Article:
Monday, August 9, 2010


“Saturday Night Live” comedian Will Ferrell has made a mint out of playing morons. He delivers another hilarious performance as a moronic New York Police Department detective in "Talladega Nights” director Adam McKay’s “The Other Guys,” (** out of ****) an ambitious but half-baked parody of slam-bang police thrillers. Oscar nominated actor Mark Wahlberg of “The Departed” co-stars as Ferrell’s pugnacious NYPD partner. Unfortunately, Wahlberg displays none of Ferrell’s comic genius. Indeed, nothing Wahlberg does registers as remotely amusing. He is either screaming at Ferrell or skewering his partner’s masculinity. Wahlberg appears to be channeling Joe Pesci from the Martin Scorsese classics “Goodfellas” and “Casino.” Alas, Wahlberg is no Pesci. The funniest thing next to Ferrell is the non-stop ridicule reserved for our hero’s red Prius. Incredibly, the car is far funnier than Wahlberg. McKay and “Land of the Lost” scenarist Chris Henchy struggle with little success to combine a formulaic buddy picture comedy with a complex white-collar crime conspiracy about a shady investment banker. Nevertheless, anything Ferrell does will keep you in stitches, but all Wahlberg’s scenes should have hit the editing room floor. Think of “The Other Guys” as a mediocre “Police Academy” knock-off with half of the laughs. Primarily, the humor grows out of the irony that two pencil-pushing desk jockeys wind up replacing two loose-cannon celebrity crime busters as the top cops in the Big Apple. The stunt work is terrific. The opening gag where a heroic pair of testosterone-driven cops smash their sports car through a double-decker bus to arrest two shooters for a misdemeanor amount of narcotics is impressive. Again, McKay and Henchy make some poor narrative choices. First, they kill off the two most charismatic characters, Highsmith and Danson, in the first quarter hour. Second, they replace them with two colorless morons. Our heroes qualify as genuine underdogs. Third, McKay and Henchy never provide a solid, colorful villain. The villainous chores are split between a the harmless investment banker and an antagonist Australian troubleshooter. You cannot spoof a genre, like crime movies, unless you follow the dictates of the genre. Since there is no central villain, our heroes have it pretty easy. The closest character to a villain turns out to be their own police captain. Mind you, "The Other Guys" isn't even an adequate parody. Some of the jokes on the side shine, like Dirty Mike and his homeless crew that have an orgy in our hero's car.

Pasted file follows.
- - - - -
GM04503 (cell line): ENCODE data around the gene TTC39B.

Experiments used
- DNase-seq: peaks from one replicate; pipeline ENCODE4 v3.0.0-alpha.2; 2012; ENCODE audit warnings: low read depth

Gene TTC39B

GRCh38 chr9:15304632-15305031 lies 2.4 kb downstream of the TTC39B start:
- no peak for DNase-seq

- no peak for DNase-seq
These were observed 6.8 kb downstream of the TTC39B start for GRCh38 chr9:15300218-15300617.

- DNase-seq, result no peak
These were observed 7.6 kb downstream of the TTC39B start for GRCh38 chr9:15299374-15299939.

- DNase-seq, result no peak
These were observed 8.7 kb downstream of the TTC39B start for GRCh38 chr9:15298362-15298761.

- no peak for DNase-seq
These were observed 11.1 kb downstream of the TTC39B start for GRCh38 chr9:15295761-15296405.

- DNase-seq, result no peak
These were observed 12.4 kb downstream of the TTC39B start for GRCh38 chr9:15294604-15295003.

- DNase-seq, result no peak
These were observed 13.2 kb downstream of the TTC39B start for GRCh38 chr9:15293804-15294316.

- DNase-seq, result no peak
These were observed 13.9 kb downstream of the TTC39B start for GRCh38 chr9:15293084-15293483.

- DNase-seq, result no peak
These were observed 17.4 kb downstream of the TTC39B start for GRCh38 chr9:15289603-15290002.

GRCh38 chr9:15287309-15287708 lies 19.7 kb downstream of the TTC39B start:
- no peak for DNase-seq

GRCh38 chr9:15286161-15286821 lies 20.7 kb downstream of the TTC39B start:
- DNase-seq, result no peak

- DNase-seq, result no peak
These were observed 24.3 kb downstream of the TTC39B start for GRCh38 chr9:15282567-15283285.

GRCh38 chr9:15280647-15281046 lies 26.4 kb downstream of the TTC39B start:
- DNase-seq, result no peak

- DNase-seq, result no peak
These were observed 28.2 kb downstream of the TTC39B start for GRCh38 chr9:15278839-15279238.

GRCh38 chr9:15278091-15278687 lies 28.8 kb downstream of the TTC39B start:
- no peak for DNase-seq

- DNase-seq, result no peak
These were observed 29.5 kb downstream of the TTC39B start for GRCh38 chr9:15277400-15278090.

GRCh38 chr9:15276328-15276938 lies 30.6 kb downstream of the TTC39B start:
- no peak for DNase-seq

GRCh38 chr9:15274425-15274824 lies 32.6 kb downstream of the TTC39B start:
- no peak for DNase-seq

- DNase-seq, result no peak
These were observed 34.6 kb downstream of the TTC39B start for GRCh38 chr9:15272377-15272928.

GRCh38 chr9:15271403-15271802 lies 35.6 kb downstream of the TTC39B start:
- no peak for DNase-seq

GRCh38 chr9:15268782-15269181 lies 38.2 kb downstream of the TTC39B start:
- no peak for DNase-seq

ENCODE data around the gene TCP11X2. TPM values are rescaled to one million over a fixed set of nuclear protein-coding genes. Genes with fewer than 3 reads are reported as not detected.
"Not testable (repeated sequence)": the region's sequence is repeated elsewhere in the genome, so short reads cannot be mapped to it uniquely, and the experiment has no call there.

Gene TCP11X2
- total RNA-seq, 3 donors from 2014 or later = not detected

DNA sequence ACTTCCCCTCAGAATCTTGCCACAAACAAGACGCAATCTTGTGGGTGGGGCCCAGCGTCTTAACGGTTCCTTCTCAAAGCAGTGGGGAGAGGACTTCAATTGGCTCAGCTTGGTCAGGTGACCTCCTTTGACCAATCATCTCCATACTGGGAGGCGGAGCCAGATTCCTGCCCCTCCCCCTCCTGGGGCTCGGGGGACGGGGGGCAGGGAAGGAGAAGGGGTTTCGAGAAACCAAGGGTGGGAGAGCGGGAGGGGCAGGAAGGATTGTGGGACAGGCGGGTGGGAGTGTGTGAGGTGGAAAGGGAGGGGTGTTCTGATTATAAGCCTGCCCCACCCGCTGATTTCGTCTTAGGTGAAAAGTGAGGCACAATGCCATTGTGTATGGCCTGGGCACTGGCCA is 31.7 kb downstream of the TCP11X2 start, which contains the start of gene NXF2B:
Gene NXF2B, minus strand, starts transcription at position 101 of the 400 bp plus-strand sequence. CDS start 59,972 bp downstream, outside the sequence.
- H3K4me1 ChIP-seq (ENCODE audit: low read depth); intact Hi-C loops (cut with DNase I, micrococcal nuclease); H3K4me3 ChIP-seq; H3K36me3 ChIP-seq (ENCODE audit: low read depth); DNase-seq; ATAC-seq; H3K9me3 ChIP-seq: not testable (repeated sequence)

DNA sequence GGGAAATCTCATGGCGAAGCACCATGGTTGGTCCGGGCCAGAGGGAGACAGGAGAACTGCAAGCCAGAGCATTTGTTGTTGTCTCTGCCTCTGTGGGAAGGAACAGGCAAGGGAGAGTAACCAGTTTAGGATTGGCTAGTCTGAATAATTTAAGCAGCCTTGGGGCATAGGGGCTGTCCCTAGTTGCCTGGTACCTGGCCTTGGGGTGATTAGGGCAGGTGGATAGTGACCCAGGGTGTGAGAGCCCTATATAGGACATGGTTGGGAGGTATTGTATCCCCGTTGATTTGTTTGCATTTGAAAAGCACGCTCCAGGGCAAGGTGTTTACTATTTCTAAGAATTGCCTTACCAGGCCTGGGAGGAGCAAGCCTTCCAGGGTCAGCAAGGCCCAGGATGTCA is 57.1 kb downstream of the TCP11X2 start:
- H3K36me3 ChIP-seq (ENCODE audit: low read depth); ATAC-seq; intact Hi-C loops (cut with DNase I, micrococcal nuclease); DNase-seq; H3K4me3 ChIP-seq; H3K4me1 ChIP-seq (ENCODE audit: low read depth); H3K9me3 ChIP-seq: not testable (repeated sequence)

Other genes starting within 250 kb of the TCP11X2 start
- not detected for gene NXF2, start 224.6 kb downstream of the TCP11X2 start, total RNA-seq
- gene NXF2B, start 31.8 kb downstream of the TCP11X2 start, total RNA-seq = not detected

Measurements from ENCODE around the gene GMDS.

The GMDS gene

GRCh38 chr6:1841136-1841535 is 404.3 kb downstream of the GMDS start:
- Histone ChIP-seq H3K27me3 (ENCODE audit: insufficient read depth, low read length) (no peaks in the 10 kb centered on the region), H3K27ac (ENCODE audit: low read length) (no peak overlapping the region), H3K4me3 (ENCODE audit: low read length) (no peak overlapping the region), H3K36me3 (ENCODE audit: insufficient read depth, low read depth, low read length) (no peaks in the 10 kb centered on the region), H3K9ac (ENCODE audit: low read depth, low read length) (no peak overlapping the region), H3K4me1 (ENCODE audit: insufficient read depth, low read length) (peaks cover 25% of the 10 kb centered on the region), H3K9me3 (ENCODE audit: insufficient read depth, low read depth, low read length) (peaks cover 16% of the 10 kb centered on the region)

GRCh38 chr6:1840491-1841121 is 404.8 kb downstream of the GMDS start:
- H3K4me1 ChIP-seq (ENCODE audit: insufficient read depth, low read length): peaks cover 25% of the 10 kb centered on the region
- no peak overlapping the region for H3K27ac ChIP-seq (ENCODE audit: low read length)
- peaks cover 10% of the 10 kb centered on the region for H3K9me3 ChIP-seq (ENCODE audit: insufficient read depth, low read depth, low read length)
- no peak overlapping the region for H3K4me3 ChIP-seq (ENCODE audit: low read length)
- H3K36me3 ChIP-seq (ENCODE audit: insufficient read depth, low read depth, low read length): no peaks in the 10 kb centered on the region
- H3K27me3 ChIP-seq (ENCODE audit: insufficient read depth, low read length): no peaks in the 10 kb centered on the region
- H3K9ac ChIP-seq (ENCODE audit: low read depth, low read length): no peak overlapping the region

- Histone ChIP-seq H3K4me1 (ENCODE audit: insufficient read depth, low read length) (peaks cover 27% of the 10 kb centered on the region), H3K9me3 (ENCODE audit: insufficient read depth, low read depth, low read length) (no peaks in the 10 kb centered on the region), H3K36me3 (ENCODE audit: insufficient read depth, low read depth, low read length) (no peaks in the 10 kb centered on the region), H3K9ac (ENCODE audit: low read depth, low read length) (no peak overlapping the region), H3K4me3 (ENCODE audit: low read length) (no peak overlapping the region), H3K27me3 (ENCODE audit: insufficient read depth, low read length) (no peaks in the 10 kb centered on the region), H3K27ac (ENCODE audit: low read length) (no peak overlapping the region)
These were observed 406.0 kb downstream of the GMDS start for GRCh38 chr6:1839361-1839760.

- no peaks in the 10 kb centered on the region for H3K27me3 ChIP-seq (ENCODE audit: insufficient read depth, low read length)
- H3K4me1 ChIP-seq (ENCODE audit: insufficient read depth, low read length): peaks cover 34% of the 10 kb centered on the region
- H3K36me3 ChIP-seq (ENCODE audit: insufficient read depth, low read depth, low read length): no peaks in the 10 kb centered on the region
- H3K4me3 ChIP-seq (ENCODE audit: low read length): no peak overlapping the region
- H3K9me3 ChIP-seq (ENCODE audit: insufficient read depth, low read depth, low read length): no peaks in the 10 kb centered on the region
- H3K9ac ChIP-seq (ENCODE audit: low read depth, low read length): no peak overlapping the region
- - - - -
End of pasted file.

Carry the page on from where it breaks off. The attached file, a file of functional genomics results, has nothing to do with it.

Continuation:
NYPD Detectives P.K. Highsmith (Samuel L. Jackson of “Pulp Fiction”) and Christopher Danson (Dwayne ‘The Rock’ Johnson of “The Tooth Fairy”) are a macho pair of “Lethal Weapon” cops who refuse to let details complicate their roguish antics. Although they make spectacular arrests, they also create equally spectacular property damage. Nevertheless, everybody loves them so they can flout the rules without fear of repercussion. As “The Other Guys” opens, Highsmith and Danson are chasing a gang armed with assault weapons. Danson has gotten atop their Escalade, but he isn’t there long after they shoot up the roof. Danson dives back onto Highsmith’s car, rolls off the hood onto the roof, and swings into the front seat. The villains blast Highsmith’s car so the hood folds back against the windshield and blinds them. Highsmith shoots off the hood hinge. Too late! He plows into a double-decker bus as the villains appear to get away. Danson commandeers the double-decker bus with Highsmith’s car still stuck in it. Danson careens after the hoods, whips the double-decker around, launching Highsmith’s car with Highsmith blasting away with two pistols at the hoods. Highsmith takes them down, shoots the gas tank of their Escalade, and soars over the explosion, crashing into the building. After Highsmith and Danson receive their medals, Precinct Captain Gene Mauch (Michael Keaton of “Batman”) calls on somebody to complete their paper work. These two cops have never wasted their time with paperwork. Detective Allen Gamble snaps at the opportunity to complete the Highsmith and Danson paperwork. Not long afterward, Highsmith and Danson leap to their deaths when they try to thwart a team of acrobats who wield a wrecking ball to smash their way into a jewelry store and heist $79-thousand in stones.